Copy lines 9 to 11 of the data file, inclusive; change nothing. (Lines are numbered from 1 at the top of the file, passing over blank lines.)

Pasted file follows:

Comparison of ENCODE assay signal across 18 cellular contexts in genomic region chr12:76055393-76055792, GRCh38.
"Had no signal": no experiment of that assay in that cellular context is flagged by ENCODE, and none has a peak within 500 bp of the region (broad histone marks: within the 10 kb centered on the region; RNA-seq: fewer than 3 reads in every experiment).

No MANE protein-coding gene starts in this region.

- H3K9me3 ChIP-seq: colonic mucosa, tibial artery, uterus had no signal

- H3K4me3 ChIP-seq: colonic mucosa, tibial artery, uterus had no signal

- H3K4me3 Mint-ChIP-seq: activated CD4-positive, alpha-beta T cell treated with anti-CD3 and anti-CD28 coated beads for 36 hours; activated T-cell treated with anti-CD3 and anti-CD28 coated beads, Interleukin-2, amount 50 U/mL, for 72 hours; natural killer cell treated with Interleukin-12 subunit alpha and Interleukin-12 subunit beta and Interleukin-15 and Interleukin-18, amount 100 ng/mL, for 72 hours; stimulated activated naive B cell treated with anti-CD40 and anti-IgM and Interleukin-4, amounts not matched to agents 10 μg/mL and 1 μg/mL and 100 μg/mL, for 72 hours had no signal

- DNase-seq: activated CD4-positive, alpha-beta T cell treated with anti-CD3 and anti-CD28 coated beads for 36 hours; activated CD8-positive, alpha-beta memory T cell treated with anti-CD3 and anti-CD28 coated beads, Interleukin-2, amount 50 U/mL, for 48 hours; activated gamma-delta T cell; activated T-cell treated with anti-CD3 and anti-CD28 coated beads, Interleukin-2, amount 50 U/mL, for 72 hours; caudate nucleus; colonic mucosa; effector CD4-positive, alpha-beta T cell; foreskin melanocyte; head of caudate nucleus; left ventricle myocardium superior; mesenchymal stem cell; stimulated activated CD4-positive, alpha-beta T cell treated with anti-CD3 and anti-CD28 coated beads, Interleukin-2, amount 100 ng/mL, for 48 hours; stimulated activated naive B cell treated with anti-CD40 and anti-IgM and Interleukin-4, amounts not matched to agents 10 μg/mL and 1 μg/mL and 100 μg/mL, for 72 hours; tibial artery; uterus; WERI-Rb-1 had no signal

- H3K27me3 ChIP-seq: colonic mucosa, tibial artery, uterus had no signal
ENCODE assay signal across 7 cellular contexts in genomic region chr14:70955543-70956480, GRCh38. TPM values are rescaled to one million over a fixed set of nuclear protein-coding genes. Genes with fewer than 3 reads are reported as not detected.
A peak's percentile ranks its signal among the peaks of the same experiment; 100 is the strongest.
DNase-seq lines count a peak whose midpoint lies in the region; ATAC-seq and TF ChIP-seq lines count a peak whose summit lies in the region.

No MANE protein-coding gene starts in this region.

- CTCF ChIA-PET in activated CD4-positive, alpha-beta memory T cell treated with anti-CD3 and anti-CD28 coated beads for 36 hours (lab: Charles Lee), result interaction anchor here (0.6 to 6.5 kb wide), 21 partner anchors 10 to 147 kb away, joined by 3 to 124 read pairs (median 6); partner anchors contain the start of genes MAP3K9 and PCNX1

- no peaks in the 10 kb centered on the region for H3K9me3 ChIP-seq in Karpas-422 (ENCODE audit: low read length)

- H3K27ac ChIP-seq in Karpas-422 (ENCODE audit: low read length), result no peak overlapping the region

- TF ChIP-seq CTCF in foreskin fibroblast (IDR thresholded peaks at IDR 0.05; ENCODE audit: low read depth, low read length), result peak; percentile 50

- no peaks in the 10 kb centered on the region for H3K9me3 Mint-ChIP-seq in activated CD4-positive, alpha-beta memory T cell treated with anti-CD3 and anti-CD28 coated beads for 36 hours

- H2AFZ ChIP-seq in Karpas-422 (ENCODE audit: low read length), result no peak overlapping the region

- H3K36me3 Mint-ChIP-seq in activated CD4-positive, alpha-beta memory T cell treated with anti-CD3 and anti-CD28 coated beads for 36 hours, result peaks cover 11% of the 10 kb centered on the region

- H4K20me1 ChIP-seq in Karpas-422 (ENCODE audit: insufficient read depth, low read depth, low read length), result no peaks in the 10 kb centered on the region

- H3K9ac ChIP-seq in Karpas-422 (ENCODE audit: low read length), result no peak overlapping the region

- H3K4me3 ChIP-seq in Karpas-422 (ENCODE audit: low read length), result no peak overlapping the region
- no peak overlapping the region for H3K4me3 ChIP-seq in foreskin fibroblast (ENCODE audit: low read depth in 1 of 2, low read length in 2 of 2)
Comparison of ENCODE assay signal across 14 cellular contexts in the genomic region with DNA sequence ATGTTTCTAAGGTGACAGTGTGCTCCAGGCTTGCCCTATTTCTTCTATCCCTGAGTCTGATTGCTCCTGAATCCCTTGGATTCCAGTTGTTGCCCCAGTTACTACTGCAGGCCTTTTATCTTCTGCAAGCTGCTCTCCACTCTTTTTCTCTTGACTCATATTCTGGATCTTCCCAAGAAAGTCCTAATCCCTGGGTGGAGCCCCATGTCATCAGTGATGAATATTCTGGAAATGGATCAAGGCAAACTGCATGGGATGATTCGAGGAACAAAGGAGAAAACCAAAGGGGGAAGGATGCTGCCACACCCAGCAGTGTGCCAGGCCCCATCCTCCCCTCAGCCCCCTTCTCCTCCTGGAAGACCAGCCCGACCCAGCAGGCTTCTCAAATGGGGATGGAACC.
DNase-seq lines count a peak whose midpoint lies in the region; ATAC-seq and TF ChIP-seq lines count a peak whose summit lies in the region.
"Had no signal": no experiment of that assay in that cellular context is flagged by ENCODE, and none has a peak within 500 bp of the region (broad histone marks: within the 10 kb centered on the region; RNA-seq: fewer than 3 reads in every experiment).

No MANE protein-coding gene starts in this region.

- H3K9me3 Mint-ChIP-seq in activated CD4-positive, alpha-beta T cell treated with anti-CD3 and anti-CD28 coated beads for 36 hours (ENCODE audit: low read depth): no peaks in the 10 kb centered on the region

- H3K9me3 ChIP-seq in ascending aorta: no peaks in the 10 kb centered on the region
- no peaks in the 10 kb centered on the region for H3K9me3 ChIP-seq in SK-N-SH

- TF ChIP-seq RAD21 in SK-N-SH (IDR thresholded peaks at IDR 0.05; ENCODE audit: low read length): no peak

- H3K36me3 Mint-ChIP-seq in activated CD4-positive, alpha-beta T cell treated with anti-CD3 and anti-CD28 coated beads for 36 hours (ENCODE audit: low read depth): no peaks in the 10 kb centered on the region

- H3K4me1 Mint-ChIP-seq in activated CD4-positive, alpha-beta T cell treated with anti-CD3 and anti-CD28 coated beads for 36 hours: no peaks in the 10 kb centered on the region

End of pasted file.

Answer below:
ENCODE assay signal across 7 cellular contexts in genomic region chr14:70955543-70956480, GRCh38. TPM values are rescaled to one million over a fixed set of nuclear protein-coding genes. Genes with fewer than 3 reads are reported as not detected.
A peak's percentile ranks its signal among the peaks of the same experiment; 100 is the strongest.
DNase-seq lines count a peak whose midpoint lies in the region; ATAC-seq and TF ChIP-seq lines count a peak whose summit lies in the region.